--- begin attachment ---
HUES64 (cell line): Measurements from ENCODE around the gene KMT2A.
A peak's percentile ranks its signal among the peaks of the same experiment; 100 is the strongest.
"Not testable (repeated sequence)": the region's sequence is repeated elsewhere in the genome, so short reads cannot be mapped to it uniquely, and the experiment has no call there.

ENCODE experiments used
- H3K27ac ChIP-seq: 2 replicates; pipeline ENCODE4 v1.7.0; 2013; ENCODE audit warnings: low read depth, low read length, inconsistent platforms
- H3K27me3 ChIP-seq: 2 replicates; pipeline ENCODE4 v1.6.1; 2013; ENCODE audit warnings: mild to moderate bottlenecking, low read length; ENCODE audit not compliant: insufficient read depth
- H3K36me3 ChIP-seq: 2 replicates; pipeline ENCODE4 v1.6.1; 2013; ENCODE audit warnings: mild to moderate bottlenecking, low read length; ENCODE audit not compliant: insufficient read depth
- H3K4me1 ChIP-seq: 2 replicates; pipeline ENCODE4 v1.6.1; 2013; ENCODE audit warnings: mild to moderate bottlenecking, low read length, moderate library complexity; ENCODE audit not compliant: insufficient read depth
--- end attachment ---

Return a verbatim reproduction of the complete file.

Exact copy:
HUES64 (cell line): Measurements from ENCODE around the gene KMT2A.
A peak's percentile ranks its signal among the peaks of the same experiment; 100 is the strongest.
"Not testable (repeated sequence)": the region's sequence is repeated elsewhere in the genome, so short reads cannot be mapped to it uniquely, and the experiment has no call there.

ENCODE experiments used
- H3K27ac ChIP-seq: 2 replicates; pipeline ENCODE4 v1.7.0; 2013; ENCODE audit warnings: low read depth, low read length, inconsistent platforms
- H3K27me3 ChIP-seq: 2 replicates; pipeline ENCODE4 v1.6.1; 2013; ENCODE audit warnings: mild to moderate bottlenecking, low read length; ENCODE audit not compliant: insufficient read depth
- H3K36me3 ChIP-seq: 2 replicates; pipeline ENCODE4 v1.6.1; 2013; ENCODE audit warnings: mild to moderate bottlenecking, low read length; ENCODE audit not compliant: insufficient read depth
- H3K4me1 ChIP-seq: 2 replicates; pipeline ENCODE4 v1.6.1; 2013; ENCODE audit warnings: mild to moderate bottlenecking, low read length, moderate library complexity; ENCODE audit not compliant: insufficient read depth